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So on a trapeze tailpiece, like the ones used on a Casino, you drill a hole in the end of the guitar, by the strap post, and run the ground wire to it?

 

What are the disadvantages to not having a ground wire connected? My guitar doesn't seem to be making any noises so far.

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spent about an hour slowly scraping out of the stickers and glue

 

I'm tempted by the new pickguard now...

Did you use naphtha or water to get at the sticker?

 

I have to say I am glad I changed my pickguard to one with less of a pronunced bulge on the bottom. You have to take a look at yours. Does that bulge cover a bit of the pickup switch? If yes, then it will sure cover much of the black ring. Lennon's ring was all visible. If you are going to the trouble of getting that black ring, don't you want it all visible?

 

You can see the difference in the lower end of my old pickguard and new pickguard. Nothing insanely drastic, but the new is shorter and the bulge is less pronounced. The new pickguard has enough space now between the guard and the black ring to look more authentic and to make me happy.

 

And for more nitpicking, the top of my new guard is closer to the horn cutout than my old guard. Lennon's is like that, too.

 

casino001.jpgcasinoblueinkitchen006-1.jpg

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There's about a cm between the bottom of my PG and the top of the black ring so i don't think I'll benefit. For some reason i thought there was a difference in the number of layers but I think the 60s ones were also w/b/w afterall.

 

I'll take some pictures once my mods are complete. I've even got the Budokan set list taped to the side! :) I previously had a stainless steel 50s style E but I'm waiting on my foil E.

 

EDIT: After reading your post I didn't bother with the Naphtha. Didn't want to spend any more money than I needed so I went at it with the warm water and a cloth and dampened the sticker and scraped and scraped. My Casino is a 2006 Unsung Casino so the serial number is on the back of the headstock so I wasn't too fussed about preserving the sticker. The results look good. Wasn't too much trouble with a bit of elbow grease.

 

Can't wait to get that sticker in there. I've been waiting for this guitar to look this way for about 2 years.

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So on a trapeze tailpiece, like the ones used on a Casino, you drill a hole in the end of the guitar, by the strap post, and run the ground wire to it?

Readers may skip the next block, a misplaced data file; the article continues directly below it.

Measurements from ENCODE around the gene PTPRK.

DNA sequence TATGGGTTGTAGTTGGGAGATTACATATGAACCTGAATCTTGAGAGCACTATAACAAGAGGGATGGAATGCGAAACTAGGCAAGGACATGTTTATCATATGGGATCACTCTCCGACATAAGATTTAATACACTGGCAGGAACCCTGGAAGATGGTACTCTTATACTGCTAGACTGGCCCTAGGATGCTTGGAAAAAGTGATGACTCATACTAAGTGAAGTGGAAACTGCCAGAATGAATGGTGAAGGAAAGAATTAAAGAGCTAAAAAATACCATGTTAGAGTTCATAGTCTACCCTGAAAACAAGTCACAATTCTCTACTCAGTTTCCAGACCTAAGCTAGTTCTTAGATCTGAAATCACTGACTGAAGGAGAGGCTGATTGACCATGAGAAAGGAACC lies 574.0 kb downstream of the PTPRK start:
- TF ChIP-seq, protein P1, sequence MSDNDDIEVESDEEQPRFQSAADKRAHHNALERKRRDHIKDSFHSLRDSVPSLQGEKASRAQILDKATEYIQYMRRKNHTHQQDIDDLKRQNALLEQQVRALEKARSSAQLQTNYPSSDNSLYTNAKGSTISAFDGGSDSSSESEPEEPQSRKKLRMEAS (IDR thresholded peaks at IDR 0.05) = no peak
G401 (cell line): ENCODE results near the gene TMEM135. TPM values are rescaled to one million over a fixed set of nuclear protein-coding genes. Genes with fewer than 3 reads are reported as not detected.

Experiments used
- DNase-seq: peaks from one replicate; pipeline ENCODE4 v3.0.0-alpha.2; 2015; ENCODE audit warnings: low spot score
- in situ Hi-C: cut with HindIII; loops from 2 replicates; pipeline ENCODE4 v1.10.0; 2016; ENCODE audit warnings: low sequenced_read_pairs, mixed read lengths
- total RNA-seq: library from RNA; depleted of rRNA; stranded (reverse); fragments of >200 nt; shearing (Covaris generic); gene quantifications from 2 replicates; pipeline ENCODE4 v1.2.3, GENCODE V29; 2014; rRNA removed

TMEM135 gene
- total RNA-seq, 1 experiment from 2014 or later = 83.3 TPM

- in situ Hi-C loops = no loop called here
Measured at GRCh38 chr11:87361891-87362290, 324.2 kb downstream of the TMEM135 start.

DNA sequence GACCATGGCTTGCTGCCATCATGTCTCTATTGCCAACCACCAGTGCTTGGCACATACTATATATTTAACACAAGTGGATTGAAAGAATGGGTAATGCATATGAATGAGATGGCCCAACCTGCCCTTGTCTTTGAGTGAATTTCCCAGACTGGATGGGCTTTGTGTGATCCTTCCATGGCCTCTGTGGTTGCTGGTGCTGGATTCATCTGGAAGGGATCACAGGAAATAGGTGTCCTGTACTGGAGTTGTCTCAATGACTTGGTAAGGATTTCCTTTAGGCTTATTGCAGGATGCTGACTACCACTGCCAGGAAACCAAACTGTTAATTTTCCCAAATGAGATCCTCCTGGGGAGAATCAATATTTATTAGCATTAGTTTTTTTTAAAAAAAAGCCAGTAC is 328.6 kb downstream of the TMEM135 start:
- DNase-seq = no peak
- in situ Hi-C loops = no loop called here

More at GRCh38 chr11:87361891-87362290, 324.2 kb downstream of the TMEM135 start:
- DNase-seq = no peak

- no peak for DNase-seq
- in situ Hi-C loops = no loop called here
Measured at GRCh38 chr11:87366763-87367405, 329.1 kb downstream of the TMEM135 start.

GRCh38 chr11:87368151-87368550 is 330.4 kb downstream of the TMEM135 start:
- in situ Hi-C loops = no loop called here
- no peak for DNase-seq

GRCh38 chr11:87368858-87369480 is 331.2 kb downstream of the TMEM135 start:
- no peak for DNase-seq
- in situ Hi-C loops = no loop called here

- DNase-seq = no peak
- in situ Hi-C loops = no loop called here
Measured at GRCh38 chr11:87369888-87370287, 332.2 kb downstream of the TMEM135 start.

Yes Sir... you do that when you install a Bigsby also. You run the wire to the screw hole and only with a center block guitar do you need to drill a long hole right through the screw hole on an angle.

 

Other wise bring the wire through the hole and do one wrap around the screw. No need to drill a hole on a hollowbody.

 

You only need to use a thin bare wire, very thin and not stranded but solid so it doesn't flop around.

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Vintage Casinos don't have poly finish and join the body at a different fret; obvious differences.

 

I'm finding these vintage spec mods to modern Casino threads very interesting.

 

Quite true, I have also seen threads where the poly finish had been knocked down beautifully to look just like a nitro finish.

 

I'm wasn't speaking of a collector or someone like that but rather a person armed with just enough facts to make a dumb decision.

 

I think they look great, they are the persons guitar and they can do whatever they please with them. I'm not saying that doing that is wrong, there should be a safety net in the guitar to prevent that from happening 20 years from now.

 

I helped a friend rewrap a old Ludwig drum set and he used indelible marker and wrote "rewrap" (small but visible if you looked) on each drum right on the bearing edge. You would have to recut the edge and go through a whole lot of trouble to get rid of it. He also installed the badge backwards on the Bass Drum and other little things like that to make it obvious.

 

It's getting to a point already that there are so many fakes floating around (and some are really good) that it will get difficult to tell unless you are a total guitar geek (which we all are, including me)

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Once again, the Casino was a budget guitar. It was a cheap copy of Gibson's ES-330. If you don't have the cash for the Gibson ES-330, come over here and buy a cheap knock off of that model.

When Gibson bought Epiphone, the whole game plan was to expand their dealership network & dominate a larger share of the market by essentially competing with themselves. It has been repeatedly documented by Walter Carter, George Gruhn, and others that Epiphones produced by Gibson in the Kalamazoo factory are completely equal in build quality to their Gibson counterparts. Models that were virtually the same in construction such as the 330 and Casino were almost identically priced, with the Epi version generally costing only a few dollars less. This pattern was seen with many models including acoustics, such as the Gibson B25 and the Epi Cortez. A number of Epi models had no direct Gibson companion, and in fact for a time the top of the line Epi acoustic cost more than the top of the line Gibson acoustic. On occasion, Gibson created exclusive Epi artist endorsed models such as the Howard Roberts hollowbody electrics. Roberts collaborated with Gibson on the design of his Epiphone models, which preceeded the HR Gibson versions. Again, the factual & documented history is conclusive regarding the side by side construction of these two product lines.